Nature: Seismic signs of escaping methane under the sea

A changing Gulf Stream is warming deep waters along the eastern United States and destabilizing greenhouse gases trapped in sediments.

Sand is not the only thing on the move in the waters off the eastern United States — a shift in the Gulf Stream is melting methane hydrate in sediments that could release methane gas.
(Image: D. Harvey/Natl. Geographic/Getty Images)

Nature magazine covered the research of SMU marine geologist Matthew Hornbach, who led the study that has uncovered a powerful new way to use data from the geological record to discover non-anthropogenic climate changes underway.

The study suggests warmer temperatures are destabilizing up to 2.5 gigatonnes of methane hydrate along the continental slope of the eastern United States.

From the study, the authors write:
“Here, using seismic data combined with thermal models, we show that recent changes in intermediate-depth ocean temperature associated with the Gulf Stream are rapidly destabilizing methane hydrate along a broad swathe of the North American margin. The area of active hydrate destabilization covers at least 10,000 square kilometres of the United States eastern margin, and occurs in a region prone to kilometre-scale slope failures. Previous hypothetical studies, postulated that an increase of five degrees Celsius in intermediate-depth ocean temperatures could release enough methane to explain extreme global warming events like the Palaeocene–Eocene thermal maximum (PETM) and trigger widespread ocean acidification. Our analysis suggests that changes in Gulf Stream flow or temperature within the past 5,000 years or so are warming the western North Atlantic margin by up to eight degrees Celsius and are now triggering the destabilization of 2.5 gigatonnes of methane hydrate (about 0.2 per cent of that required to cause the PETM).”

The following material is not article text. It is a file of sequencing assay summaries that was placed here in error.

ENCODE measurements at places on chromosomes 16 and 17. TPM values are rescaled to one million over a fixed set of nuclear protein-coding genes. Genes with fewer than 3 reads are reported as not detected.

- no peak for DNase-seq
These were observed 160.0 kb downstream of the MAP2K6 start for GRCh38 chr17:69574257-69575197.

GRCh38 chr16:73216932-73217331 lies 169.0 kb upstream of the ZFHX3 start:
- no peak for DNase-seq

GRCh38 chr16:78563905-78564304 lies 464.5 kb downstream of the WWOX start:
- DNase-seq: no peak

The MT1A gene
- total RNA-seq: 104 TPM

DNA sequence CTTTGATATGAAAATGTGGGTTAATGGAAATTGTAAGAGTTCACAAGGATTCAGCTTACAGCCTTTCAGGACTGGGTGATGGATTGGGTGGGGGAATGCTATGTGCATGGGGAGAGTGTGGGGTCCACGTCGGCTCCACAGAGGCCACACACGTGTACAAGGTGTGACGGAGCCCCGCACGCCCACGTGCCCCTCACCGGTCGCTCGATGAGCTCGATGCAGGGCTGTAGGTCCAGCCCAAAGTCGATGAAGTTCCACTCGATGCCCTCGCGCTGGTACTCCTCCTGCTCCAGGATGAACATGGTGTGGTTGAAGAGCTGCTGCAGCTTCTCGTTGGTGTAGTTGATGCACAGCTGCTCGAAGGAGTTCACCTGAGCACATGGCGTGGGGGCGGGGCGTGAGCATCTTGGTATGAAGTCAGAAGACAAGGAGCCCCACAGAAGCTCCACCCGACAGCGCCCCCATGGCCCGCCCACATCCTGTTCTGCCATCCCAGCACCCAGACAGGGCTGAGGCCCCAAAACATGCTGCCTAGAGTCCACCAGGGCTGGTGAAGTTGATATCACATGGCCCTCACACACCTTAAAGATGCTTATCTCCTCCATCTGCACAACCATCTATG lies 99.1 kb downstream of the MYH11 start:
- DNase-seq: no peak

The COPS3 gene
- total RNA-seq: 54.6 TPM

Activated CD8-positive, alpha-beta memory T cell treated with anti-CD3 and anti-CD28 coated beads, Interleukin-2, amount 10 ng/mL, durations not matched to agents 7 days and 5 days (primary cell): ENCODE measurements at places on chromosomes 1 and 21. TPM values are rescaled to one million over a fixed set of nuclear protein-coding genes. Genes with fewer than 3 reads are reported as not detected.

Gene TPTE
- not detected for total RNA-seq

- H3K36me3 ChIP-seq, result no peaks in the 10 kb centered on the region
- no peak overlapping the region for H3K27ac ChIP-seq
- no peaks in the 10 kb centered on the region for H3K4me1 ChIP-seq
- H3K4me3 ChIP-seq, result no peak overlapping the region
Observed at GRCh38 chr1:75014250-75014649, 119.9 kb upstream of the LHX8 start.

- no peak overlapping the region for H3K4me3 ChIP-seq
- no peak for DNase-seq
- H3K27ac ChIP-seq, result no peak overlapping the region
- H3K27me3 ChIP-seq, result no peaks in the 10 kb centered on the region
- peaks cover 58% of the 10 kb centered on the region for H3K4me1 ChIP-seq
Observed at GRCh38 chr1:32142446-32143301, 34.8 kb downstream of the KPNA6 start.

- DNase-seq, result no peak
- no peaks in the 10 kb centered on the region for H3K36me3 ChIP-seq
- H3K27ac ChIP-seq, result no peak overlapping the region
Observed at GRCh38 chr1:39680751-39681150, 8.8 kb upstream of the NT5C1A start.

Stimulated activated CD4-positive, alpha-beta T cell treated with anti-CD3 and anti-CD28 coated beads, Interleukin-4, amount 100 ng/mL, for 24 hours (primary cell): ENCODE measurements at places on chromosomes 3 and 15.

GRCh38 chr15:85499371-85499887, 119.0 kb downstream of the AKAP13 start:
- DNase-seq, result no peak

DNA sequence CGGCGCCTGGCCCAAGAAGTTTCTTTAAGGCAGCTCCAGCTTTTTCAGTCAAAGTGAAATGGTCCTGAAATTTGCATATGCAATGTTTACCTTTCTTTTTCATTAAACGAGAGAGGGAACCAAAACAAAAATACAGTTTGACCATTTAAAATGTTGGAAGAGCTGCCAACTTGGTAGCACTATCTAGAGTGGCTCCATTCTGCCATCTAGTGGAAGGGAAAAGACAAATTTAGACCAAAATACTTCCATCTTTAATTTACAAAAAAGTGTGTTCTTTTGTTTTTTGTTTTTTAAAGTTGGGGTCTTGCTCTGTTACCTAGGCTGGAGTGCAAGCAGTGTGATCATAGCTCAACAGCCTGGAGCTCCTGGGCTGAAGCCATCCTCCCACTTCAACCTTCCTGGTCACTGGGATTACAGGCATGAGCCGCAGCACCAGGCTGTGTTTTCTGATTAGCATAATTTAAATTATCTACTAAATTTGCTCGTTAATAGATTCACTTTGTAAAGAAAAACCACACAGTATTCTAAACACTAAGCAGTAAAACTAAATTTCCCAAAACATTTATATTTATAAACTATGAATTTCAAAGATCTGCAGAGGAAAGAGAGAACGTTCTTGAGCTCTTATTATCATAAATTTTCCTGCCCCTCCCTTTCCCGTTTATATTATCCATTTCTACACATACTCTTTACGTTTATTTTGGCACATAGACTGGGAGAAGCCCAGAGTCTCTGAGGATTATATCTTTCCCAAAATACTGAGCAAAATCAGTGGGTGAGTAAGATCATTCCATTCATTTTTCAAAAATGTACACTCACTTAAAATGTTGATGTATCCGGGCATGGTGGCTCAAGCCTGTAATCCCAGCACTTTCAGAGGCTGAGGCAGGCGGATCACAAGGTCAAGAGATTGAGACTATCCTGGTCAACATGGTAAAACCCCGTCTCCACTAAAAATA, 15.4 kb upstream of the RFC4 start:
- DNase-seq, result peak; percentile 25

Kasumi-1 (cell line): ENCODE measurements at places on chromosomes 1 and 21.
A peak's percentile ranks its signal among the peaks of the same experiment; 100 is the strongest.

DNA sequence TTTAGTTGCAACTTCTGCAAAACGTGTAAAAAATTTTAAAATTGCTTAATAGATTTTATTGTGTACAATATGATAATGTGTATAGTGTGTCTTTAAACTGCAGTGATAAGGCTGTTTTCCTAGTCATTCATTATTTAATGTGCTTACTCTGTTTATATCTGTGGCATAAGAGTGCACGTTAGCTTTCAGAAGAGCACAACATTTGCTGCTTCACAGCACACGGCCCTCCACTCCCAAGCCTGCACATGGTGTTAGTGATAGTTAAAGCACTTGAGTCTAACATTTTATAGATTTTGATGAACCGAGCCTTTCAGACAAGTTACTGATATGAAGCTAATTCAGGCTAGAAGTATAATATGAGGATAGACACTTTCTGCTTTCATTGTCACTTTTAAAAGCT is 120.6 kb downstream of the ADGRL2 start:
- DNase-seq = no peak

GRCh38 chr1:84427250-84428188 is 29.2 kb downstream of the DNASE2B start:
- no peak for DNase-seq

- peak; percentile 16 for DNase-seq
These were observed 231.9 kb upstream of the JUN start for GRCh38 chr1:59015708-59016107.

Co-author on the study is SMU geophysics doctoral student Benjamin Phrampus.

Read the full article.

EXCERPT:

By Virginia Gewin
Nature

Somewhere off the eastern coast of North Carolina, a frozen mixture of water and methane gas tucked in seabed sediments is starting to break down. Researchers blame a shifting Gulf Stream — the swift Atlantic Ocean current that flows north from the Gulf of Mexico — which is now delivering warmer waters to areas that had previously only experienced colder temperatures.

“We know methane hydrates exist here and, if warming continues, it can potentially lead to less stable sediments in this region,” says Matthew Hornbach, a marine geologist at the Southern Methodist University in Dallas, Texas, who led the study that is published online today in Nature1. The results suggest that the warmer temperatures are destabilizing up to 2.5 gigatonnes of methane hydrate along the continental slope of the eastern United States. This region is prone to underwater landslides, which could release the methane, a powerful greenhouse gas.

Whether that methane would make it to the atmosphere and worsen global warming is unclear, but scientists think that it is unlikely. “We don’t need to worry about any huge blow of methane into the atmosphere,” says Carolyn Ruppel, a geophysicist at the US Geological Survey in Woods Hole, Massachusetts. Rather, she says, Hornbach and his co-author Benjamin Phrampus, also of the Southern Methodist University, have uncovered a powerful new way to use data from the geological record to catch non-anthropogenic climate changes that are already happening.

Read the full article.

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